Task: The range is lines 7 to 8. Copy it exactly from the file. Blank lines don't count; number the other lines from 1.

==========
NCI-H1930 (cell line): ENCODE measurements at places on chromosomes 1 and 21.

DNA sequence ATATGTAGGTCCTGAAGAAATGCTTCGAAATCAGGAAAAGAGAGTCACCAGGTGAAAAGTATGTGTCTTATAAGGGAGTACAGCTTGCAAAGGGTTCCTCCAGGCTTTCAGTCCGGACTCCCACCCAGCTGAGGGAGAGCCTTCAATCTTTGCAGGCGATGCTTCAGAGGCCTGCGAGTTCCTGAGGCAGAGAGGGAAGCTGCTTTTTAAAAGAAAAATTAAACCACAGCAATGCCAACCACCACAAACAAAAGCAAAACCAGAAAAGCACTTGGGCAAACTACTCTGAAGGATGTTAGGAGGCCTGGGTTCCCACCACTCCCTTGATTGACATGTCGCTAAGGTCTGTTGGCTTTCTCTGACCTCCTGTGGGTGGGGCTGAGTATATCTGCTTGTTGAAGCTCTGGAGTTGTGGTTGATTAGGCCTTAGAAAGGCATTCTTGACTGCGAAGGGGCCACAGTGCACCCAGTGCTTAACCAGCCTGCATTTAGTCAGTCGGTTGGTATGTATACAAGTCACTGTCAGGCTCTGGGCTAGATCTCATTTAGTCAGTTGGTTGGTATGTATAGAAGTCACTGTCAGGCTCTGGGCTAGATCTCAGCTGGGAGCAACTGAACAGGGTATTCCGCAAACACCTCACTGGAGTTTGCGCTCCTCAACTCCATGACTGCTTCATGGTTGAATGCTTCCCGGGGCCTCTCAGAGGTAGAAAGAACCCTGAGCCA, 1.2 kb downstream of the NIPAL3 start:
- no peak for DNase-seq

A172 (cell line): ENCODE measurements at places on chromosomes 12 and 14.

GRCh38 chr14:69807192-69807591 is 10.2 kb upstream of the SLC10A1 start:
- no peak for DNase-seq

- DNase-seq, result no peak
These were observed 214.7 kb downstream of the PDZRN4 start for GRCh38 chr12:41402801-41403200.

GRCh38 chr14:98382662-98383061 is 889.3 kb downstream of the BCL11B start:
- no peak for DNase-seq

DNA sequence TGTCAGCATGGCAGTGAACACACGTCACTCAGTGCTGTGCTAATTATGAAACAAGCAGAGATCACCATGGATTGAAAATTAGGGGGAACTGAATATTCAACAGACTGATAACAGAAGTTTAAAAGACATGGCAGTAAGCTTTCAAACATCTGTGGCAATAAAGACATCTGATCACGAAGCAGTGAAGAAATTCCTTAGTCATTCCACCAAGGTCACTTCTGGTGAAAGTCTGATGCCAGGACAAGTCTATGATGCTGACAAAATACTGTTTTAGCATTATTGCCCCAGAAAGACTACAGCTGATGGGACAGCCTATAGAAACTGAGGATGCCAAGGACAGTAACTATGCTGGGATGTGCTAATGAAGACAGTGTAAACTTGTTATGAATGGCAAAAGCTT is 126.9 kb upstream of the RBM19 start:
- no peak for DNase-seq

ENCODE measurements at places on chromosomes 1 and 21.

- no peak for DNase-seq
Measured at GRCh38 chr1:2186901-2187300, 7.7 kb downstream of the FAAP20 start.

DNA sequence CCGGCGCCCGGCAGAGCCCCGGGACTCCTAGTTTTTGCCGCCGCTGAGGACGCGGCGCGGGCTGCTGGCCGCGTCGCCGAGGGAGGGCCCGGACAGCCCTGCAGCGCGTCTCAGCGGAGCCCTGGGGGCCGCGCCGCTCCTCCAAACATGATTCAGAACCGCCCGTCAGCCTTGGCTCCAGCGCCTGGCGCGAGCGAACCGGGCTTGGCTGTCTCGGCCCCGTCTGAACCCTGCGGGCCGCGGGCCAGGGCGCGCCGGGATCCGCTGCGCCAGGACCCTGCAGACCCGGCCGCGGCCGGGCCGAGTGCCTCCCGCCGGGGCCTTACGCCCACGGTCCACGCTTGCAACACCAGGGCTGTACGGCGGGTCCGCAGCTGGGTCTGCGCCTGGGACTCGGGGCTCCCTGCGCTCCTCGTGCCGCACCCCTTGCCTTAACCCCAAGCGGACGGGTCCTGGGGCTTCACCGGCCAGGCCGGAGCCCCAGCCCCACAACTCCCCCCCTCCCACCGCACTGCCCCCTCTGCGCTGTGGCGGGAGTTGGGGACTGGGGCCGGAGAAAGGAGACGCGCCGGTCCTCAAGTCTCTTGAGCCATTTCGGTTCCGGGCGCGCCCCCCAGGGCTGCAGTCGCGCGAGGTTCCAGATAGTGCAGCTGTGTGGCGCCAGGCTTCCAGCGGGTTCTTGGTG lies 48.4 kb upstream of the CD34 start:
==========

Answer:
- DNase-seq, result no peak
These were observed 214.7 kb downstream of the PDZRN4 start for GRCh38 chr12:41402801-41403200.